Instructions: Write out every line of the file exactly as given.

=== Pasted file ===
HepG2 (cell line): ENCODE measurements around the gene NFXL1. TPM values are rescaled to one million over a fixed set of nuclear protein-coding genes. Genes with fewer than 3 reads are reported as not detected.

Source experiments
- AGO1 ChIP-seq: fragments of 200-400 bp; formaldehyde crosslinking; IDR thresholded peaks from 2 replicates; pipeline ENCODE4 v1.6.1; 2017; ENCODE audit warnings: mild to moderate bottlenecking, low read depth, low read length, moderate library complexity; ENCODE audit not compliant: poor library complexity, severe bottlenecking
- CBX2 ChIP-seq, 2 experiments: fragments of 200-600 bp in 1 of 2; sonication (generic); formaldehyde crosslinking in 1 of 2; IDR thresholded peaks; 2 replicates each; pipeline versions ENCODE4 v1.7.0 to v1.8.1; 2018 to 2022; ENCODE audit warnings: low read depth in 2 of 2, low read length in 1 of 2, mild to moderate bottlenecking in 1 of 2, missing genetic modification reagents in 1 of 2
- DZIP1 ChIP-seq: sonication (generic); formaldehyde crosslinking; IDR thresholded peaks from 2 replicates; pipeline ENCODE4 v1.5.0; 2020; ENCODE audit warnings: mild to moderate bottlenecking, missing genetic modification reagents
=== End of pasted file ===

HepG2 (cell line): ENCODE measurements around the gene NFXL1. TPM values are rescaled to one million over a fixed set of nuclear protein-coding genes. Genes with fewer than 3 reads are reported as not detected.

Source experiments
- AGO1 ChIP-seq: fragments of 200-400 bp; formaldehyde crosslinking; IDR thresholded peaks from 2 replicates; pipeline ENCODE4 v1.6.1; 2017; ENCODE audit warnings: mild to moderate bottlenecking, low read depth, low read length, moderate library complexity; ENCODE audit not compliant: poor library complexity, severe bottlenecking
- CBX2 ChIP-seq, 2 experiments: fragments of 200-600 bp in 1 of 2; sonication (generic); formaldehyde crosslinking in 1 of 2; IDR thresholded peaks; 2 replicates each; pipeline versions ENCODE4 v1.7.0 to v1.8.1; 2018 to 2022; ENCODE audit warnings: low read depth in 2 of 2, low read length in 1 of 2, mild to moderate bottlenecking in 1 of 2, missing genetic modification reagents in 1 of 2
- DZIP1 ChIP-seq: sonication (generic); formaldehyde crosslinking; IDR thresholded peaks from 2 replicates; pipeline ENCODE4 v1.5.0; 2020; ENCODE audit warnings: mild to moderate bottlenecking, missing genetic modification reagents